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Limited Company

Sole Trader: Cash Accounting and Simplified Expenses

A new cash basis for calculating taxable income for small unincorporated businesses was introduced in April 2013.

 

The first measure allows qualifying small businesses to calculate their profit and loss based on cash received and paid during the financial year, as opposed to applying accounting principles.

 

Businesses will not have to compute figures of debtors, creditors and stock, or distinguish between ‘capital’ and ‘revenue’ expenditure. The will not have to compute capital allowances.

 

The second measure allows all unincorporated businesses to choose to use flat rate expenses for particular items of business expenditure.

 

The key aspects of the cash basis are that:

  • it is an optional scheme

  • businesses can enter the cash basis if their receipts for the year are less than the amount of the VAT registration threshold (currently £85,000). Businesses must leave the cash basis after their receipts exceed twice the amount of the VAT registration threshold (currently £170,000)

  • allowable expenses must be amounts paid wholly and exclusively for the purposes of the trade. Interest payments are also allowed up to a limit of £500

  • business losses may be carried forward to set against the profits of future years but not carried back or offset ‘sideways’ against other sources of income

 

Simplified expenses

 

Simplified expenses are based on ‘easier to follow’ rules that can be used when calculating some business expenses. These simplified expenses are all optional. They are:

 

  • fixed allowances for business mileage

 

The rates per business mile that can be claimed are:

 

VehicleFlat rate per business mile:

 

  • cars and goods vehicles first 10,000 miles45p

  • cars and goods vehicles after 10,000 miles25p

 

Motorcycles24p:

 

The flat rate covers the costs of buying, running and maintaining the vehicle, such as fuel, oil, servicing, repairs, insurance, vehicle excise duty and MOT. The rate also covers depreciation of the vehicle.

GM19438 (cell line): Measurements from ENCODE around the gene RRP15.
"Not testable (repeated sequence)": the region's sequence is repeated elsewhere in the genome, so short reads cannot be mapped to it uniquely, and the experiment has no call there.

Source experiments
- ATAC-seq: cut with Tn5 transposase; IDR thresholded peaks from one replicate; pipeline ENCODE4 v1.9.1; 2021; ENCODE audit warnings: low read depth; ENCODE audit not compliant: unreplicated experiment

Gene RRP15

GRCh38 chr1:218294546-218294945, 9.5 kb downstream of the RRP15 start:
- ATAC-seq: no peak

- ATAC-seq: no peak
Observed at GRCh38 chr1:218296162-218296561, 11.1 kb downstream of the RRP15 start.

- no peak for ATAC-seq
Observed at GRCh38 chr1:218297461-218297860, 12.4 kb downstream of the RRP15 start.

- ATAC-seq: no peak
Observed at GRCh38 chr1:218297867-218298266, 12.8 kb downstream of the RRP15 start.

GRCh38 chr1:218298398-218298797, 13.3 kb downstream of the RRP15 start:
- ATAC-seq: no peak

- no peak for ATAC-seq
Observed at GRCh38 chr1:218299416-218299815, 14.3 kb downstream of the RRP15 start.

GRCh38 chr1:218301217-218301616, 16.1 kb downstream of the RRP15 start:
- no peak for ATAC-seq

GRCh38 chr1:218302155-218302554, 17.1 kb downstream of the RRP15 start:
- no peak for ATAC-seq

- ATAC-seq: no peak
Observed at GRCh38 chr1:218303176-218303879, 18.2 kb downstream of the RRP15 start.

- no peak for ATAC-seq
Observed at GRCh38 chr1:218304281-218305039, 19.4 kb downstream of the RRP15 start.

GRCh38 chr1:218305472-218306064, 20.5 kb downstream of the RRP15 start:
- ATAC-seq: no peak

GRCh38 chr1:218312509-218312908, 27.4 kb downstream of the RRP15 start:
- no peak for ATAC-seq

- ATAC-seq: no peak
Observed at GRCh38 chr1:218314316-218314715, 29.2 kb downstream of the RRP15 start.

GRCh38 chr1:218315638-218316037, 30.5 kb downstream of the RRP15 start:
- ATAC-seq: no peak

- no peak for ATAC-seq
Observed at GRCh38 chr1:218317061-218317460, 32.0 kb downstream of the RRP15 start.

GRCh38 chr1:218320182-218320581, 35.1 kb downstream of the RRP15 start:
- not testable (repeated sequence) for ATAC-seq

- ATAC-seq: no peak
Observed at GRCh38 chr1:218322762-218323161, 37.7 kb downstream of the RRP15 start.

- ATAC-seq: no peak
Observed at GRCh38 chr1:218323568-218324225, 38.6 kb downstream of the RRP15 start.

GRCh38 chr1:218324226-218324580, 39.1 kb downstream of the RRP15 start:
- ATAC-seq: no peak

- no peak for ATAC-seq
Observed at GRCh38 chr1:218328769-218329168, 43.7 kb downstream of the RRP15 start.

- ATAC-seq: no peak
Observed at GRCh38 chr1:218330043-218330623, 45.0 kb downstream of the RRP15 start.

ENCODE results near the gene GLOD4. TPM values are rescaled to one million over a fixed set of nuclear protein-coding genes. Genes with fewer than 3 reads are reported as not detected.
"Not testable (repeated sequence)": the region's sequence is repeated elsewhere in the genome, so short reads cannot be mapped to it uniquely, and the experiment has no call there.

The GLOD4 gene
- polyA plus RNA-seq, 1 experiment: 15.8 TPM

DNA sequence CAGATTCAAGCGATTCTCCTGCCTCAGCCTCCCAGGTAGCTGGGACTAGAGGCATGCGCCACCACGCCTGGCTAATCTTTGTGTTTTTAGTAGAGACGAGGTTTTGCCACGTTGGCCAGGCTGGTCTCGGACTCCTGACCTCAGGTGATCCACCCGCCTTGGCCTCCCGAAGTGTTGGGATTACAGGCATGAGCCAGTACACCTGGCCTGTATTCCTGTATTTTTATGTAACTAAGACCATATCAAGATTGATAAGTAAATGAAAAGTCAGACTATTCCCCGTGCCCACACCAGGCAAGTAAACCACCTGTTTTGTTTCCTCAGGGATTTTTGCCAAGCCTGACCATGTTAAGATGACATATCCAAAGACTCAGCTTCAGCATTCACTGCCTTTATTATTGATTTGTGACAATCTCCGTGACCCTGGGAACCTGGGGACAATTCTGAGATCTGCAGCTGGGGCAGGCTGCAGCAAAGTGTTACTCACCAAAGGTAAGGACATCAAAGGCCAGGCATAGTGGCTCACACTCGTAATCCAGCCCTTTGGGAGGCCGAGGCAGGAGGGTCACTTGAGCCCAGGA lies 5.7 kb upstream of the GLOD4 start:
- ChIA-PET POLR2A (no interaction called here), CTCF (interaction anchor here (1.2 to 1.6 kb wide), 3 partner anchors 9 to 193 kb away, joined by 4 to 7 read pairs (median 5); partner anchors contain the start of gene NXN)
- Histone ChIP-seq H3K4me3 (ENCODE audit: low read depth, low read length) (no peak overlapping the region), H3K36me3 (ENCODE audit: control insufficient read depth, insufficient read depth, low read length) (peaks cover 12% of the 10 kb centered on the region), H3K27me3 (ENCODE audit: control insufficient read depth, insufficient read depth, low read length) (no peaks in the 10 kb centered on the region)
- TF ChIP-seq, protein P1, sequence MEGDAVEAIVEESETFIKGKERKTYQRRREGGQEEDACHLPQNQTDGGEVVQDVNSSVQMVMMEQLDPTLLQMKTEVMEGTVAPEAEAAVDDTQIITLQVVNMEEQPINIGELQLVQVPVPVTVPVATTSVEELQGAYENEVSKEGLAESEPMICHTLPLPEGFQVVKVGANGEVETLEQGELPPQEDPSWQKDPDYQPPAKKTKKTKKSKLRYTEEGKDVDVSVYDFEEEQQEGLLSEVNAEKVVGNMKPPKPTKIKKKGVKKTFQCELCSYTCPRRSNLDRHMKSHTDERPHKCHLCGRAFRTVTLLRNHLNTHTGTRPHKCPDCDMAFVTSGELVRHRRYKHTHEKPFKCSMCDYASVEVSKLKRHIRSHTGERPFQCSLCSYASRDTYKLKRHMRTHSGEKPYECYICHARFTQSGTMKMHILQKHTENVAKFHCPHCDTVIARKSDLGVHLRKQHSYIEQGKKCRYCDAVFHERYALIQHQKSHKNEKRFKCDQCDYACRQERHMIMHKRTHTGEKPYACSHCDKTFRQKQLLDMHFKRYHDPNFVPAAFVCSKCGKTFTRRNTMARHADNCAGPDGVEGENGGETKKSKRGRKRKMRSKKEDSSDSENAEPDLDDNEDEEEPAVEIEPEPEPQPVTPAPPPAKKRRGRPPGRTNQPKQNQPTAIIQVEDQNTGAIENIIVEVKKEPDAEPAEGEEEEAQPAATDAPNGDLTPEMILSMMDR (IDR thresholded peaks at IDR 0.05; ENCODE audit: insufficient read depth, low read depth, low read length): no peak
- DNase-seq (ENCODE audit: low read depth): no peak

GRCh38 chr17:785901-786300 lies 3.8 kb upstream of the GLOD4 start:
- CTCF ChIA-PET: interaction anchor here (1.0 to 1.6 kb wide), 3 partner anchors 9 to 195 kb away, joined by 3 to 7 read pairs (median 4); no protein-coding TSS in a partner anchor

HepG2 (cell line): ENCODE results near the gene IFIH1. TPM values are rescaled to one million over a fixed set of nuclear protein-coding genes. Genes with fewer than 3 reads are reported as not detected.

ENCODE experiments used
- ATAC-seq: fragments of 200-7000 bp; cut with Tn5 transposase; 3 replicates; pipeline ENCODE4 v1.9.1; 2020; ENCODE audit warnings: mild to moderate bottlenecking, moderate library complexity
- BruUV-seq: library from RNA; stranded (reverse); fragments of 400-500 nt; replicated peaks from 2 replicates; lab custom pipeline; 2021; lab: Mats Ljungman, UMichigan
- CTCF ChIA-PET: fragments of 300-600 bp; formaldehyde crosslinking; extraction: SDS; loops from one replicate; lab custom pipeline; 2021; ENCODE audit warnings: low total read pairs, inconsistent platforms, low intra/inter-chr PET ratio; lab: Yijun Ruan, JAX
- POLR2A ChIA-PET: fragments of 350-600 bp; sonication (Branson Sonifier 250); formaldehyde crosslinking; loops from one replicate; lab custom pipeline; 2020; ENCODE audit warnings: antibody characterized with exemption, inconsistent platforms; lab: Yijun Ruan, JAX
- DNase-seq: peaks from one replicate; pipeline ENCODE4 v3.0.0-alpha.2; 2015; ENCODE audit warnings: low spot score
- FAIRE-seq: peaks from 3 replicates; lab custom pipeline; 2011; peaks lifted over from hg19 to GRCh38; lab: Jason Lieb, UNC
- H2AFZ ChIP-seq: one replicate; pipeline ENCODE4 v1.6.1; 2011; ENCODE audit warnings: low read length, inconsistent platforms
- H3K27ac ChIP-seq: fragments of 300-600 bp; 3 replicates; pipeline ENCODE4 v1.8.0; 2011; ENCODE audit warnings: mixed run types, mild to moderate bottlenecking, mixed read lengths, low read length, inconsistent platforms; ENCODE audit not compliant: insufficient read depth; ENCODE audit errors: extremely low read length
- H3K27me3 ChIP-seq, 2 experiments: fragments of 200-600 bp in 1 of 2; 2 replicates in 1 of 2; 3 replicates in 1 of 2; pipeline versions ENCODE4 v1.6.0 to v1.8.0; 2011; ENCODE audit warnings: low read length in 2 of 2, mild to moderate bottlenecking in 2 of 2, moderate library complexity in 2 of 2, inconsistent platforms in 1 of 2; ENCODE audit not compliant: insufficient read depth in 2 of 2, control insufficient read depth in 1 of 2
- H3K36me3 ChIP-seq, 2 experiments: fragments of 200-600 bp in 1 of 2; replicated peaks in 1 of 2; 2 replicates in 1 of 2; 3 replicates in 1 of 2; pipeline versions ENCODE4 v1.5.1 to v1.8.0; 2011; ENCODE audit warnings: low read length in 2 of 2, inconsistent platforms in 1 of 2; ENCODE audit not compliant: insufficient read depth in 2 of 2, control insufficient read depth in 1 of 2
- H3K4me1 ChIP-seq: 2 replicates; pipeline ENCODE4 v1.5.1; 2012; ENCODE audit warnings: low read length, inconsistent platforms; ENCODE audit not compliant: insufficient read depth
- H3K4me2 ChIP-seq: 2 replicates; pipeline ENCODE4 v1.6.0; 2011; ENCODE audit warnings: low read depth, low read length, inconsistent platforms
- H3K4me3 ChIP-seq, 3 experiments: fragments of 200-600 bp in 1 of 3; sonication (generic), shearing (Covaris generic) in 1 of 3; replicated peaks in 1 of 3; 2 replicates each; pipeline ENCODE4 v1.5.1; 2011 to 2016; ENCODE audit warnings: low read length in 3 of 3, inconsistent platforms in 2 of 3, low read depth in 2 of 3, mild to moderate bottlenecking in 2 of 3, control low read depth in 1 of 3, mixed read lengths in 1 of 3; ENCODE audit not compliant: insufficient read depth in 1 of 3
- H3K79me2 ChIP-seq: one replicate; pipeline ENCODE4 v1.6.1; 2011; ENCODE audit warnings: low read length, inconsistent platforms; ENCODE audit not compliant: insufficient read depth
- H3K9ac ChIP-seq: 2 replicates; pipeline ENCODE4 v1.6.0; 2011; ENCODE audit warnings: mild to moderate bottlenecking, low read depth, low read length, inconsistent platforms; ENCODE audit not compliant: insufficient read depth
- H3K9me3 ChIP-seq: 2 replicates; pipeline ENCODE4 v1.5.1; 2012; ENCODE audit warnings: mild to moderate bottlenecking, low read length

The mileage rate does not include incidental expenses incurred in connection with a particular journey, such as tolls, congestion charges and parking fees. These will be allowable as a deduction where they are incurred solely for business purposes.

 

Alternatively, the unincorporated business may choose to claim actual costs. The business may add up the total costs of running the car for the year (service, fuel, road tax, insurance etc) and then do the pro-rata calculation based on business / non-business miles for the year (will need a detailed travel log in any event).

 

  • a flat rate to calculate expenses relating to business use of the home

 

You can only use simplified expenses if you work for 25 hours or more a month from home.

 

Hours of business use per month                                                                        Flat rate per month

25 to 50                                                                                                                     £10

51 to 100                                                                                                                   £18

101 and more                                                                                                           £26 

 

It may be advantageous to claim the incremental costs of working from home – calculated based on the hours of work from home.

 

The flat rate doesn’t include telephone or internet expenses. You can claim the business proportion of these bills by working out the actual costs.

 

Simplified expenses can be used by any unincorporated business, whether or not they have already chosen to use the cash basis.

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